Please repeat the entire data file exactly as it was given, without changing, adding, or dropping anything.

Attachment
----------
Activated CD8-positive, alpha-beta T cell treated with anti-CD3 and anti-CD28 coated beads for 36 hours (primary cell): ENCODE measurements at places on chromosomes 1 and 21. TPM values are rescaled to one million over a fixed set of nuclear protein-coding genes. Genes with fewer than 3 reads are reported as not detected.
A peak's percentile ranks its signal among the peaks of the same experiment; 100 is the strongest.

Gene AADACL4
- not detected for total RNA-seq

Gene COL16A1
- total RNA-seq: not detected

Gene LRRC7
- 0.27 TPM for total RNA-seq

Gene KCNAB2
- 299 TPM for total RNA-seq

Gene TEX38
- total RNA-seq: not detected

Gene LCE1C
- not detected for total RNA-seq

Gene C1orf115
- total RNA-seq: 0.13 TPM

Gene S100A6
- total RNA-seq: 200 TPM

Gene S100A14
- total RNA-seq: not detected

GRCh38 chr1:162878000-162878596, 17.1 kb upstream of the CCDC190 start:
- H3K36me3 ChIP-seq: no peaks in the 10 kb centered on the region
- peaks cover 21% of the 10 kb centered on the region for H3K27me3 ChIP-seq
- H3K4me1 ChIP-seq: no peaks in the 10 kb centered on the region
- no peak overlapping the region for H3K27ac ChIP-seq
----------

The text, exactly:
Activated CD8-positive, alpha-beta T cell treated with anti-CD3 and anti-CD28 coated beads for 36 hours (primary cell): ENCODE measurements at places on chromosomes 1 and 21. TPM values are rescaled to one million over a fixed set of nuclear protein-coding genes. Genes with fewer than 3 reads are reported as not detected.
A peak's percentile ranks its signal among the peaks of the same experiment; 100 is the strongest.

Gene AADACL4
- not detected for total RNA-seq

Gene COL16A1
- total RNA-seq: not detected

Gene LRRC7
- 0.27 TPM for total RNA-seq

Gene KCNAB2
- 299 TPM for total RNA-seq

Gene TEX38
- total RNA-seq: not detected

Gene LCE1C
- not detected for total RNA-seq

Gene C1orf115
- total RNA-seq: 0.13 TPM

Gene S100A6
- total RNA-seq: 200 TPM

Gene S100A14
- total RNA-seq: not detected

GRCh38 chr1:162878000-162878596, 17.1 kb upstream of the CCDC190 start:
- H3K36me3 ChIP-seq: no peaks in the 10 kb centered on the region
- peaks cover 21% of the 10 kb centered on the region for H3K27me3 ChIP-seq
- H3K4me1 ChIP-seq: no peaks in the 10 kb centered on the region
- no peak overlapping the region for H3K27ac ChIP-seq